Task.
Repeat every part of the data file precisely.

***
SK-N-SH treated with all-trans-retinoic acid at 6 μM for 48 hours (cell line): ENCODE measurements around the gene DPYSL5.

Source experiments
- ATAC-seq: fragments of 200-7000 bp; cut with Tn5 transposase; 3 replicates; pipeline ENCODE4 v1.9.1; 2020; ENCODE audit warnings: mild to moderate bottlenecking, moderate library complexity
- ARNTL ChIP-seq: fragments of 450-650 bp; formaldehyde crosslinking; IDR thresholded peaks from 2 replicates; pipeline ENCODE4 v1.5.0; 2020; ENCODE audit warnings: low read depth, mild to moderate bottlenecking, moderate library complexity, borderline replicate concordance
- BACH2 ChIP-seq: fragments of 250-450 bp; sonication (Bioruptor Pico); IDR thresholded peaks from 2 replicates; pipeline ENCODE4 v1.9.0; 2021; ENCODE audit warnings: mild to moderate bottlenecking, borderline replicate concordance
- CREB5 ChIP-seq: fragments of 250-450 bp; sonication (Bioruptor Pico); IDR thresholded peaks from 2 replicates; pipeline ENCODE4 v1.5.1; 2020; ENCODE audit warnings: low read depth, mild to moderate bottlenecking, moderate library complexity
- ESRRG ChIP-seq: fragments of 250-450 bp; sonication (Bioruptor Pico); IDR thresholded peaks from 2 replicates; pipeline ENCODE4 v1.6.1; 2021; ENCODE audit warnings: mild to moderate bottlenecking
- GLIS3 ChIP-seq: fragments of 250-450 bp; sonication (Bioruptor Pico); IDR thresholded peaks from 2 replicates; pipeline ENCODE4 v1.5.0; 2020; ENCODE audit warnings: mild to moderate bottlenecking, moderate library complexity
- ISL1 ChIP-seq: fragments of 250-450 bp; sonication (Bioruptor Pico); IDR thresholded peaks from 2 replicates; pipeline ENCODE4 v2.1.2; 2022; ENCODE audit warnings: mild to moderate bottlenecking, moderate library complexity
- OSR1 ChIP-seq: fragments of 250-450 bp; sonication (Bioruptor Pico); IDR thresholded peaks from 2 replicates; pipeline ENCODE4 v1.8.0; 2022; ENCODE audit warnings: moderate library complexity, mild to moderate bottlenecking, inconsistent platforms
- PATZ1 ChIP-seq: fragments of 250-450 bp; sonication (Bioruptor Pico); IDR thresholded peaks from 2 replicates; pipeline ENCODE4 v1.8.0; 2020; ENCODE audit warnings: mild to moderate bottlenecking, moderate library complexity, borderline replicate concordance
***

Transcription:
SK-N-SH treated with all-trans-retinoic acid at 6 μM for 48 hours (cell line): ENCODE measurements around the gene DPYSL5.

Source experiments
- ATAC-seq: fragments of 200-7000 bp; cut with Tn5 transposase; 3 replicates; pipeline ENCODE4 v1.9.1; 2020; ENCODE audit warnings: mild to moderate bottlenecking, moderate library complexity
- ARNTL ChIP-seq: fragments of 450-650 bp; formaldehyde crosslinking; IDR thresholded peaks from 2 replicates; pipeline ENCODE4 v1.5.0; 2020; ENCODE audit warnings: low read depth, mild to moderate bottlenecking, moderate library complexity, borderline replicate concordance
- BACH2 ChIP-seq: fragments of 250-450 bp; sonication (Bioruptor Pico); IDR thresholded peaks from 2 replicates; pipeline ENCODE4 v1.9.0; 2021; ENCODE audit warnings: mild to moderate bottlenecking, borderline replicate concordance
- CREB5 ChIP-seq: fragments of 250-450 bp; sonication (Bioruptor Pico); IDR thresholded peaks from 2 replicates; pipeline ENCODE4 v1.5.1; 2020; ENCODE audit warnings: low read depth, mild to moderate bottlenecking, moderate library complexity
- ESRRG ChIP-seq: fragments of 250-450 bp; sonication (Bioruptor Pico); IDR thresholded peaks from 2 replicates; pipeline ENCODE4 v1.6.1; 2021; ENCODE audit warnings: mild to moderate bottlenecking
- GLIS3 ChIP-seq: fragments of 250-450 bp; sonication (Bioruptor Pico); IDR thresholded peaks from 2 replicates; pipeline ENCODE4 v1.5.0; 2020; ENCODE audit warnings: mild to moderate bottlenecking, moderate library complexity
- ISL1 ChIP-seq: fragments of 250-450 bp; sonication (Bioruptor Pico); IDR thresholded peaks from 2 replicates; pipeline ENCODE4 v2.1.2; 2022; ENCODE audit warnings: mild to moderate bottlenecking, moderate library complexity
- OSR1 ChIP-seq: fragments of 250-450 bp; sonication (Bioruptor Pico); IDR thresholded peaks from 2 replicates; pipeline ENCODE4 v1.8.0; 2022; ENCODE audit warnings: moderate library complexity, mild to moderate bottlenecking, inconsistent platforms
- PATZ1 ChIP-seq: fragments of 250-450 bp; sonication (Bioruptor Pico); IDR thresholded peaks from 2 replicates; pipeline ENCODE4 v1.8.0; 2020; ENCODE audit warnings: mild to moderate bottlenecking, moderate library complexity, borderline replicate concordance